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Catholic Diocese of Maitland-Newcastle www.mn.catholic.org.au
Philip Nitschke's recent suspension from
medical practice is only surprising because
he has been operating without sanction for
almost two decades.
Dr Nitschke's latest br ush with controver sy
was sparked by his decision to give
information to a 45 year-old suicidal man
who was not terminally ill, but he has been
at this for year s.
Nitschke ha s been involved in many
publicised cases of people who were not
ter minally ill. These include Gold Coast
woman Nancy Crick, Lisette Nigot from
Per th and Bundaberg couple Sydney and
Marjorie Croft. It ha s r ecently come to light
that two men in their 20s took their lives,
Lucas Taylor in 2012 and Joe Waterman
last year, after accessing information from
All this illustr ates euthanasia or assisted
suicide cannot be made safe. People in
times of crisis are vulnerable and need our
suppor t, not a lethal dose.
No law could protect vulner able people
from the threat of euthanasia if it were
made available. The law is having a hard
enough time protecting vulnerable people
now, as these cases clearly show.
We saw that with the failed experiment
of euthanasia in the Nor ther n Ter ritory
in 1996-97 where Nitschke was the
euthanasia doctor. Nitschke co-author ed
an ar ticle in The Lancet that found "Four
of the seven cases [of people applying for
euthanasia] had symptoms of depression."
The NT experience demonstrated so -
called safeguards collapse in the face of
desperate people going doctor to doctor
seeking someone willing to approve their
On depression, Nitschke says, "the idea
that psychiatrists should be the ultimate
arbiter s does not sit well with me or many
of the people that come to see me. I
would say common sense is a good enough
indicator. It's not that hard to work out
whether you are dealing with a per son
who is able to make r ational decisions or
not." But it is difficult for professionals to
a person is
especially if they
have a ter minal
Over the year s ,
lobbying for a
for people with
a ter minal illness
to advocating the
same for the so-called
hopelessly ill and now to
doing so for what they call
More than ten year s ago, Nitschke told
National Review Online, "someone needs
to provide this knowledge, tr aining, or
recourse necessar y to anyone who wants
it, including the depr essed, the elderly
bereaved, the troubled teen".
Last year he said, "we might find people
at the age of 20 saying, 'I am not in any
treatable way affected by a psychiatric
malady, and I want to die.' Now I don't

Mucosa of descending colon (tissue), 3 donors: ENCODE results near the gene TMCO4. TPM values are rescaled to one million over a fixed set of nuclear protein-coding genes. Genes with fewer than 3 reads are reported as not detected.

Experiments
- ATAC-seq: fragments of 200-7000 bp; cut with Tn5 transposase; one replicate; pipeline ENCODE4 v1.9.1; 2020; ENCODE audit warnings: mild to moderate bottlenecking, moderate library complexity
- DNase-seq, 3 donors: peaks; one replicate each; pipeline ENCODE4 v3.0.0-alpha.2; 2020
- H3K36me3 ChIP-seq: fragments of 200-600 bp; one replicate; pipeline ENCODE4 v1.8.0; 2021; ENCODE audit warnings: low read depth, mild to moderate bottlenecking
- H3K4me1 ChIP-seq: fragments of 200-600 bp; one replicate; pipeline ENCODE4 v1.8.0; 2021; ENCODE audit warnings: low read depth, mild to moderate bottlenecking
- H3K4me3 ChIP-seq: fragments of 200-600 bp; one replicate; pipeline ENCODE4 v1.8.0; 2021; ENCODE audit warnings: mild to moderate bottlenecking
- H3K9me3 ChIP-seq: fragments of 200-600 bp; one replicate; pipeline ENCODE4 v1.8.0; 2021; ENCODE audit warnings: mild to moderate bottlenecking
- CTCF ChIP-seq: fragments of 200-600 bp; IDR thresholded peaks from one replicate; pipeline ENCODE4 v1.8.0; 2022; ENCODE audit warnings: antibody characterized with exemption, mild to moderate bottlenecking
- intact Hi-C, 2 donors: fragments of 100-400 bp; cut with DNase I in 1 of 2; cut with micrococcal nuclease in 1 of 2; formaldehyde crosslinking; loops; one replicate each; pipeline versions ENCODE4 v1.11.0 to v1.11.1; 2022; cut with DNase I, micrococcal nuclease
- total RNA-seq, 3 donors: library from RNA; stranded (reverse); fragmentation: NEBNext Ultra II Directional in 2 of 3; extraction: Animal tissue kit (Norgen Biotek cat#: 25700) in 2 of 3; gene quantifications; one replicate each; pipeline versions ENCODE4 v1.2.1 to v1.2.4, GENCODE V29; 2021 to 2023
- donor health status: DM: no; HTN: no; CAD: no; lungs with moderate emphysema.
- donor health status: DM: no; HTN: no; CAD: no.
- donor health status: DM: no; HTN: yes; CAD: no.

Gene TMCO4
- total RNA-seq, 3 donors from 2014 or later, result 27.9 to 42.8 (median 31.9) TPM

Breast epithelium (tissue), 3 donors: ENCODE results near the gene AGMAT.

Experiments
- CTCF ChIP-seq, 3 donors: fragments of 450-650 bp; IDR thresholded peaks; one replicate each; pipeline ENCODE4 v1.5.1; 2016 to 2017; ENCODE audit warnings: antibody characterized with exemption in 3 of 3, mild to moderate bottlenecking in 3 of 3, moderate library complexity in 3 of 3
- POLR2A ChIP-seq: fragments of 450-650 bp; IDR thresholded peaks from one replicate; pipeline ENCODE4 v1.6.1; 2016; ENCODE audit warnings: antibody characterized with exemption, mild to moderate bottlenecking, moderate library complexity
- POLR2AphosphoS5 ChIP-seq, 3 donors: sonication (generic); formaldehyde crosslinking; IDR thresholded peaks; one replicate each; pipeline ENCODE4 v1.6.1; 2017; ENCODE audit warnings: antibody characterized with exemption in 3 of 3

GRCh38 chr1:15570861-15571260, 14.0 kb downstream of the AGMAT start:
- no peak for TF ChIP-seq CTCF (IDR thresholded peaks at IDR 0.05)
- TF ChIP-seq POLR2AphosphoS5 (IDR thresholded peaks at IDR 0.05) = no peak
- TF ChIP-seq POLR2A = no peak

think we should be stopping those people.
If we can't fix a person, we shouldn't
be saying we are going to keep you in
some kind of safe house until you see the
benefits and joys of existence."
So where is this campaign for euthana sia
going? We can see the danger s in Belgium,
wher e in 10 year s legal euthanasia has
moved from being reser ved for ter minally
ill people to now covering children and
Here, too, Nitschke is on the record
suppor ting child euthanasia,
saying, "the Belgians ar e to
be applauded for their
In Belgium there
are five deaths
every day. A study
almost one third of
cases of euthanasia
in Flanders were
study found only half
the euthanasia cases are
r epor ted as the law requires.
Suicidal people deser ve our care and
compassion, not a lethal dose. Care and
compassion mean working with people to
find the source of their fear, pain, sadness
or depression so that we can help them
overcome these difficult challenges. The
solution is not to remove the per son, but
to deal with the problem.
There's nothing dignified about dying
because you feel there are no better
options. We need to provide the better
options, not co- oper ate in a person's
desperate suicidal act.
Palliative care can provide many of those
PHILIP NITSCHKE AND
People in times
of crisis are
need our support,
not a lethal dose.
(back) Isabel Lydon, (middle, l-r) Sophie Kemp, Ashar
Worley, Ella Grant, Abi Teah-Wilson (front, l-r) Ma z vita
Takawir a and Lily Davidson of St Brigid's Raymond Ter r ace
Green Team par ticipated in the recent "EnviroWeek ".
Students of St Peter 's All Saints College Maitland chose
'detention 4 detention' in solidarity with asylum seeker s.
Bishop Bill Wright and Mrs Patricia Banister cut a cake
to celebrate 50 year s of Caritas at a celebration held at
St Mary's Gateshead.
better options. No patient receiving
competent palliative car e should be in
pain. Good doctor s and nurses can relieve
symptoms. If you or your loved one is not
getting good palliative car e, get a better
GPs too need to be alive to the possibility
that their patients don't know about
palliative care and they need to ensure a
referral when appropriate.
Most impor tantly, gover nments need
to make sure palliative care is available.
Patients often don't have good access,
especially if they live in a regional area.
The Medical Board's suspension of Philip
Nitschke highlights the dangers. Neither
euthanasia nor assisted suicide can ever be
Jeremy Stuparich is Public Policy Director
for the Australian Catholic Bishops
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